Tuesday, March 12, 2019

The Coming Battle Over Socialism

As you are already aware, many millenials have very positive ideas of what socialism is.  Items to use when trying to talk to junior in the basement.

1.  No European country is really socialist.  Socialism is defined in the Merriam-Webster dictionary as:
any of various economic and political theories advocating collective or governmental ownership and administration of the means of production and distribution of goods
: a system of society or group living in which there is no private property
: a system or condition of society in which the means of production are owned and controlled by the state
Every European nation has a mixed economy, with most property owned by individuals or corporations.  Even countries like Sweden which has for most of its recent history been dominated by the Social Democrats, are not socialist.  Most socialist parties in Europe abandoned socialism for a mixed economy as socialism demonstrated its inability to provide the workers with a decent standard of living.  Only Britain's Labour Party has toyed with government ownership of the means of production: airlines; coal; steel and other heavy industries and even then, this tends to change as Labour and Conservative parties swap control.

The U.S. is also a mixed economy with significant government ownership of the means of production in some segments: Tennessee Valley Authority and Bonneville Power Administration being two large examples; Medicare in the case of health insurance and local government ownership of many hospitals.  But nearly every other industry in America is primarily or entirely privately owned: airlines; most public utilities; even the millennials' beloved Facebook, Apple, and Starbucks.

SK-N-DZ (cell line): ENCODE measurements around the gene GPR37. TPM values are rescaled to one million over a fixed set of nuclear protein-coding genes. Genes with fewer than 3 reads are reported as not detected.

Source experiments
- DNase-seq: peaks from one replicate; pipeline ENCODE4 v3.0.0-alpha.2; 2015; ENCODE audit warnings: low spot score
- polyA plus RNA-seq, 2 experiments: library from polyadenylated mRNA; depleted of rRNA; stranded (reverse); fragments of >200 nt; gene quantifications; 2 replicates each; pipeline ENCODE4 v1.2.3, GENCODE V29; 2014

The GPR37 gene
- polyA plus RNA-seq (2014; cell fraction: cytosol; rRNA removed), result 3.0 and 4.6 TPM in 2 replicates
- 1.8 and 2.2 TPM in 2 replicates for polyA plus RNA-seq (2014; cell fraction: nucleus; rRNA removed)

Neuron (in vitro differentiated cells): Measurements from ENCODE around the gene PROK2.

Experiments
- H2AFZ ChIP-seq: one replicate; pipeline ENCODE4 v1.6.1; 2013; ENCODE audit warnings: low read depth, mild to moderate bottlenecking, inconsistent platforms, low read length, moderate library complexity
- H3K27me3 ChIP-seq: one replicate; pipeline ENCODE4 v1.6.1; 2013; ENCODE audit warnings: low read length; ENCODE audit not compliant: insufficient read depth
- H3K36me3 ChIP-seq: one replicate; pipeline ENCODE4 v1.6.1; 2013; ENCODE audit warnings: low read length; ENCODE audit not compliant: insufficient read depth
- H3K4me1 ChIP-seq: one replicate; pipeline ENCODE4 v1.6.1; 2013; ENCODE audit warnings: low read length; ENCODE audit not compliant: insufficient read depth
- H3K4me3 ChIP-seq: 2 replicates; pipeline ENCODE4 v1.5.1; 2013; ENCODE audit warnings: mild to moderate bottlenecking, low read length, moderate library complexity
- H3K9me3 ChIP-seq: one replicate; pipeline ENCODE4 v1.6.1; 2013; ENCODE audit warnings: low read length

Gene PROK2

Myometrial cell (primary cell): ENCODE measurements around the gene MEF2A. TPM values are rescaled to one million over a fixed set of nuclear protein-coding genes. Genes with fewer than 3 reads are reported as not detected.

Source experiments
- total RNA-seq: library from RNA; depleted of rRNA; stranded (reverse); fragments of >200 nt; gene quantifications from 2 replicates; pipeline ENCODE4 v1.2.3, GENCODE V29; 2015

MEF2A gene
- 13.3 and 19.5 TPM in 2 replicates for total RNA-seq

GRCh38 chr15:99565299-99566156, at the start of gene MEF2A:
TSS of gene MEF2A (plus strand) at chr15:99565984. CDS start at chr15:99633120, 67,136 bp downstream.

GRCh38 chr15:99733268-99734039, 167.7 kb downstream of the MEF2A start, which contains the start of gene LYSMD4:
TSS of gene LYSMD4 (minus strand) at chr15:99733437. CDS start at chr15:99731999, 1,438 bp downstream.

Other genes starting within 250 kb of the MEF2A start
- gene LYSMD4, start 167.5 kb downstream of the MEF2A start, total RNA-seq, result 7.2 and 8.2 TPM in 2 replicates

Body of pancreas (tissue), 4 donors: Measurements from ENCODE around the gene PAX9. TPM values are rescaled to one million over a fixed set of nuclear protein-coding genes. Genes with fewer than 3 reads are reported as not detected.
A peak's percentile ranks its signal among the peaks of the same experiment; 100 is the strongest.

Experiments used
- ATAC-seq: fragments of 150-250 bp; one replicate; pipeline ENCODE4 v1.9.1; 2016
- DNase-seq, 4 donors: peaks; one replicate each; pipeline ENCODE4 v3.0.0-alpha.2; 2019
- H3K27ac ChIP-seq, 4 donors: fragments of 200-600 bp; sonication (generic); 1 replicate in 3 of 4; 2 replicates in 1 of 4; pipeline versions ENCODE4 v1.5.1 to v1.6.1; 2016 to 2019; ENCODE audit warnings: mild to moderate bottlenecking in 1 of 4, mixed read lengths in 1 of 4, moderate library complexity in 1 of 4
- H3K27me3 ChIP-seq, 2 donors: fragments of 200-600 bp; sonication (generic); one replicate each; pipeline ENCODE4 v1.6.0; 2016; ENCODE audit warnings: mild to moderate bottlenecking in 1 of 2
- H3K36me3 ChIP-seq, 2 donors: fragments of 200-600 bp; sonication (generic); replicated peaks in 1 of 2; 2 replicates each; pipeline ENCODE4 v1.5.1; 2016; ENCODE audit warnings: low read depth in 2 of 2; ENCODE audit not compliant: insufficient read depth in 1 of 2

Like most European nations, our government engages in many forms of economic regulation.  Some of these were so obviously destructive to the interests of working Americans that Democrats pushed for deregulation, such as the airline shared monopoly destroyed in the late 1970s.  Many other regulatory processes are so clearly for the benefit of big corporations that neither Democrats nor Republicans are prepared to challenge them: minimum milk prices and farm price supports in general to keep food expensive for the benefit of the 2% of Americans who grow food (many of which are big corporations) and the detriment of the other 98%.  The poor are especially injured by this, because whether rich or poor, you need about the same number of calories.  Higher food prices hurt the welfare family a lot more than the Zuckerbergs.

2. Socialism does not have to lead to a totalitarian state.  But news media are a means of production, and even the most open-minded governments are unlikely to accept harsh (and especially if accurate) criticism without reining in government-owned media.  If the national government owned all the TV networks, local stations, newspapers, and magazines, would a supposed Nazi-like Trump not put his own people in charge?

3. Even aside from the confiscation of private property, socialism has one basic flaw: it lacks the signalling mechanism of pricing and demand to tell the managers of the economy what is wanted or needed,  The Soviet Union was famous for building consumer products that no one wanted because consumer demand and prices tell producers what is wanted.  Central planners seldom have a clue.  The Aral Sea environmental disaster is one of those examples of how socialism utterly failed: Soviet central planners decided diverting its water to grow cotton was more important than the fisheries and the health of the locals.

Do you want plain black coffee or one of your oversugared and overpriced Starbucks creations.  Imagine bureaucrats who drink black coffee trying to imagine what the masses want.  Do you think you will have a dozen Starbucks in your city--or even one?

No comments: